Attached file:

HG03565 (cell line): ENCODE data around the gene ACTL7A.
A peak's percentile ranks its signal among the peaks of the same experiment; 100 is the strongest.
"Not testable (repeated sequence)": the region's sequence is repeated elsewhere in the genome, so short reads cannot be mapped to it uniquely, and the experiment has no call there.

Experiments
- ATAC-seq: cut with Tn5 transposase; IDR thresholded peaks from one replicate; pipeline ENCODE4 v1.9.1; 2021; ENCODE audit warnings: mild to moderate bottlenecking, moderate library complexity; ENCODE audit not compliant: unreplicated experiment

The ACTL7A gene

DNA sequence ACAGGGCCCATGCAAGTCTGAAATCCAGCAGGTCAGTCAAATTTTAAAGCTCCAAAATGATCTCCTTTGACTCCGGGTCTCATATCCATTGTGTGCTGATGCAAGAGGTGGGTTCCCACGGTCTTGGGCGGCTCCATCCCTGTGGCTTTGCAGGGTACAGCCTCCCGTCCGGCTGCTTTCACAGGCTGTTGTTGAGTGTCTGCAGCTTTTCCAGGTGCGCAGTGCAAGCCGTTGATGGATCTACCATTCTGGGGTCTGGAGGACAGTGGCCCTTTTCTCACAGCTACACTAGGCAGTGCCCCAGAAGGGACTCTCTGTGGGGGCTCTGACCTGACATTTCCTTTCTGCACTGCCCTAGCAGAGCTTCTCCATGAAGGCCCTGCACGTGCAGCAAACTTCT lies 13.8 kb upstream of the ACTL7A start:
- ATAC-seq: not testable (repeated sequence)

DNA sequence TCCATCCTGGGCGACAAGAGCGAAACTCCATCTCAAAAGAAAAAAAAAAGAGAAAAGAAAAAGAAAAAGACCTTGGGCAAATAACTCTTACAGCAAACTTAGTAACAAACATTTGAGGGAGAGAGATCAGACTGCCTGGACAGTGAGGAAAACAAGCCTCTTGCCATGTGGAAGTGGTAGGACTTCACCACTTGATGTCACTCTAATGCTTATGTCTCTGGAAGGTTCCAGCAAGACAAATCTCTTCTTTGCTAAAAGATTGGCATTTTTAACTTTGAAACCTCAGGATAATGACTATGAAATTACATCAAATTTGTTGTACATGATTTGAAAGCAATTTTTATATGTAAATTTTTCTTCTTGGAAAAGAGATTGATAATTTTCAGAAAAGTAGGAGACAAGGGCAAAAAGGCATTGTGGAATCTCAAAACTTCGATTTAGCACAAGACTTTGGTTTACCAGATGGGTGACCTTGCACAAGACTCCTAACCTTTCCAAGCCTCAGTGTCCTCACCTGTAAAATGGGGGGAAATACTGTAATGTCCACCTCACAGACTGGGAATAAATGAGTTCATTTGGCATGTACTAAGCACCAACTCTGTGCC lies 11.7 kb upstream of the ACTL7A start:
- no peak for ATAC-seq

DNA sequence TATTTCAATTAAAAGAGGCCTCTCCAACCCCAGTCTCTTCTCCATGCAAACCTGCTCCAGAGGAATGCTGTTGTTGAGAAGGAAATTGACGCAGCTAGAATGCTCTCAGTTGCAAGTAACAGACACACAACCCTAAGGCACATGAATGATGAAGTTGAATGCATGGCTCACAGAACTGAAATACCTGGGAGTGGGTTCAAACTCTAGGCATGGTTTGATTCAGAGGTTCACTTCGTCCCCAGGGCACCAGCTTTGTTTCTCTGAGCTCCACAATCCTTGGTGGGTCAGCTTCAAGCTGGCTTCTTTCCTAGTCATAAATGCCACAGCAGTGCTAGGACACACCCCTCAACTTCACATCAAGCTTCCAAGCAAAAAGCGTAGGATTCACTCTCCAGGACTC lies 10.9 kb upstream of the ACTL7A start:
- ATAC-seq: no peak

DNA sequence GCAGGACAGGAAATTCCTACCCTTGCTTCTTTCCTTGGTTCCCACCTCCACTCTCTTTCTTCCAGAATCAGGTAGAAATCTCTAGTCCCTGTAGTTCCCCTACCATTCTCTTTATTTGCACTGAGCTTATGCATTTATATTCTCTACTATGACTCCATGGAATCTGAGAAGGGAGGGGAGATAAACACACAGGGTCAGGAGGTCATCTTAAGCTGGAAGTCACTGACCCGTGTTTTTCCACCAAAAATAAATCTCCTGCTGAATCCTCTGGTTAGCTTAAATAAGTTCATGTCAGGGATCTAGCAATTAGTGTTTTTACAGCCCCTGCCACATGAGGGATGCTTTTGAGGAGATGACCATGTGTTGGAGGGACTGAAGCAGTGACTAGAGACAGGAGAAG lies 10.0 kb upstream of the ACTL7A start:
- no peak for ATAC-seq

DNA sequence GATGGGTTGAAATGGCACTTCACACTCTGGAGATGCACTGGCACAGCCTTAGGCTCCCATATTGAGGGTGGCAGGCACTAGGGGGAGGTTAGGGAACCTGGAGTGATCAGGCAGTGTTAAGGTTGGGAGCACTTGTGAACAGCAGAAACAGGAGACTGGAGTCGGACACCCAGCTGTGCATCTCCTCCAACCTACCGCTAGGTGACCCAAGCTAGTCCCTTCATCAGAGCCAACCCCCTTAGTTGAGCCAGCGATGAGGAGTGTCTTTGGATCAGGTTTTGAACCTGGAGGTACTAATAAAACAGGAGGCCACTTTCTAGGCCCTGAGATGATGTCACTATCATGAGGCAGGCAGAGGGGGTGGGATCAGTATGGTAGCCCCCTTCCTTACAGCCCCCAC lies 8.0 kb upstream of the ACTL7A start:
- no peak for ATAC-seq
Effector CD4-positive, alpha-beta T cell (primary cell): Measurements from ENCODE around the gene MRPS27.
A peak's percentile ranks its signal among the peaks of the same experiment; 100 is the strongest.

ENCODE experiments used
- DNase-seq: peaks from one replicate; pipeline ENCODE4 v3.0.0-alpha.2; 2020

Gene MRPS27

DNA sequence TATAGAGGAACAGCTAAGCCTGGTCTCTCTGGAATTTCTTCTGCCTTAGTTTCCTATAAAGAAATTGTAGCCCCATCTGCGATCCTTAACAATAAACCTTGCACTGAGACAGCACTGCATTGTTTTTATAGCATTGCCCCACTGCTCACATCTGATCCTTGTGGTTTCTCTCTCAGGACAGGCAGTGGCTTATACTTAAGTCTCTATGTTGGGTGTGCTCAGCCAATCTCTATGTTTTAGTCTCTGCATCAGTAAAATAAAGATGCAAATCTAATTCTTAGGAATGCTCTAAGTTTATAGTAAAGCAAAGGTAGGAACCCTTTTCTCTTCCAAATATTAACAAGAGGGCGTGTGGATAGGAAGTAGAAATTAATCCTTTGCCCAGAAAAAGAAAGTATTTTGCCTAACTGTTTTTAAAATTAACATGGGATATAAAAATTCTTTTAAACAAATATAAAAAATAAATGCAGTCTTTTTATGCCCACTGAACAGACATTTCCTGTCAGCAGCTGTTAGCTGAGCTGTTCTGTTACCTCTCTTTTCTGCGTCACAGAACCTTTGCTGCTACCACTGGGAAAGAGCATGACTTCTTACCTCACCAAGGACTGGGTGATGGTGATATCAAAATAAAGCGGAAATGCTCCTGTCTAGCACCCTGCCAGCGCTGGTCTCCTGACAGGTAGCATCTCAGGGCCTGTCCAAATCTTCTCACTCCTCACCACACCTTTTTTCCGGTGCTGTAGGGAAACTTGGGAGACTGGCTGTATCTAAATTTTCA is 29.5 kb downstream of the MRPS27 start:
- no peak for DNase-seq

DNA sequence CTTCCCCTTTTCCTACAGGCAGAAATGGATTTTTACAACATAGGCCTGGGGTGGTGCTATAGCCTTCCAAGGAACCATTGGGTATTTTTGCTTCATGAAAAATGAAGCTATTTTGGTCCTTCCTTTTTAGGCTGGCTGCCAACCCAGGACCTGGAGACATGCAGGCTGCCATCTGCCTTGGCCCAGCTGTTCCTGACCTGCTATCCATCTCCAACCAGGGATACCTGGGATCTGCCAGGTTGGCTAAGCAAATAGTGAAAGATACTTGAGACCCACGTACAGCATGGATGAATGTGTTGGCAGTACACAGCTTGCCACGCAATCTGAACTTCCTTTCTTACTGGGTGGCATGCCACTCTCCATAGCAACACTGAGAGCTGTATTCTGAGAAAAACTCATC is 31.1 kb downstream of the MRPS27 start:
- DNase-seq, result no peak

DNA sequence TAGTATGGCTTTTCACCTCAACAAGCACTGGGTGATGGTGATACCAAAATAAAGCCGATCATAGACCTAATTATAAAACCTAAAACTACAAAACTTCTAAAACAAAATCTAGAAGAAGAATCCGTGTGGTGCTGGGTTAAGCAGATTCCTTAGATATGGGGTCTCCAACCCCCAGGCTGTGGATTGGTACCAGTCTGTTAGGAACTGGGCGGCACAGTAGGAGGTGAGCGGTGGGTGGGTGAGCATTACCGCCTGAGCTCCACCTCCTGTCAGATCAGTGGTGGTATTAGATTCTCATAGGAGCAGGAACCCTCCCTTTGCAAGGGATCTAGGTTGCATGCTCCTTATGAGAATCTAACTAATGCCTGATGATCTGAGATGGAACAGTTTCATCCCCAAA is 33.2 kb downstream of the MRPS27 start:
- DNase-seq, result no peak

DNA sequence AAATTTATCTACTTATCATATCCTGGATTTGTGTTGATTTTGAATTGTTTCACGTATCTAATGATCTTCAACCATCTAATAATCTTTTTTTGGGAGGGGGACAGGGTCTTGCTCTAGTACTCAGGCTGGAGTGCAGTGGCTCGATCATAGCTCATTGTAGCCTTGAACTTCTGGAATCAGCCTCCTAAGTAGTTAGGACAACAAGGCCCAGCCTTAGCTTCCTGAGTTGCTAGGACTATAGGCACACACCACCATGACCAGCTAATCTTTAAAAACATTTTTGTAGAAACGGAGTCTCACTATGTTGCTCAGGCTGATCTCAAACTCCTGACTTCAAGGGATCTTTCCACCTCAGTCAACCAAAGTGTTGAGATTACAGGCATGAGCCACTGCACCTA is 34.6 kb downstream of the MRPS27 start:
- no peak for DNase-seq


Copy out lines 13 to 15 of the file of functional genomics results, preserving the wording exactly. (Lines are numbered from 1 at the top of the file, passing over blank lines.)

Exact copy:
DNA sequence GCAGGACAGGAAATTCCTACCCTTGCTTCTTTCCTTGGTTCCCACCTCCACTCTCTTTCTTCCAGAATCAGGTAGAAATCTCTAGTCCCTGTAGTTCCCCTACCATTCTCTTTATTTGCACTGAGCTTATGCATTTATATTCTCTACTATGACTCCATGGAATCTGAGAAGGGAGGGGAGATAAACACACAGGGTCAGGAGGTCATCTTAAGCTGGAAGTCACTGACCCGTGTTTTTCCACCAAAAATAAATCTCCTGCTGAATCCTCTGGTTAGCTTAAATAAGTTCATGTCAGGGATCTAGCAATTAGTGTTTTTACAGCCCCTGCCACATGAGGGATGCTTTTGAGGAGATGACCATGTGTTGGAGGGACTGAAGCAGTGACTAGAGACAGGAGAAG lies 10.0 kb upstream of the ACTL7A start:
- no peak for ATAC-seq

DNA sequence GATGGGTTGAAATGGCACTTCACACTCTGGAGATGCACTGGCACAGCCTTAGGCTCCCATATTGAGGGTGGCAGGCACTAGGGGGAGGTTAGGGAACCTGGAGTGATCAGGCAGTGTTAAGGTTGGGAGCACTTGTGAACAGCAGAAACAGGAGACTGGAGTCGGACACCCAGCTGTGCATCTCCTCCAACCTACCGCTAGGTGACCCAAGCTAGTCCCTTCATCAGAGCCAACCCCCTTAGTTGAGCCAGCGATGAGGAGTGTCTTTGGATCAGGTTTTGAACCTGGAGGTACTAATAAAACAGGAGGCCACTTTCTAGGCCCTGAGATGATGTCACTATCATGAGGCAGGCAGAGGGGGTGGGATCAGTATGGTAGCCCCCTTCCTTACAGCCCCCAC lies 8.0 kb upstream of the ACTL7A start: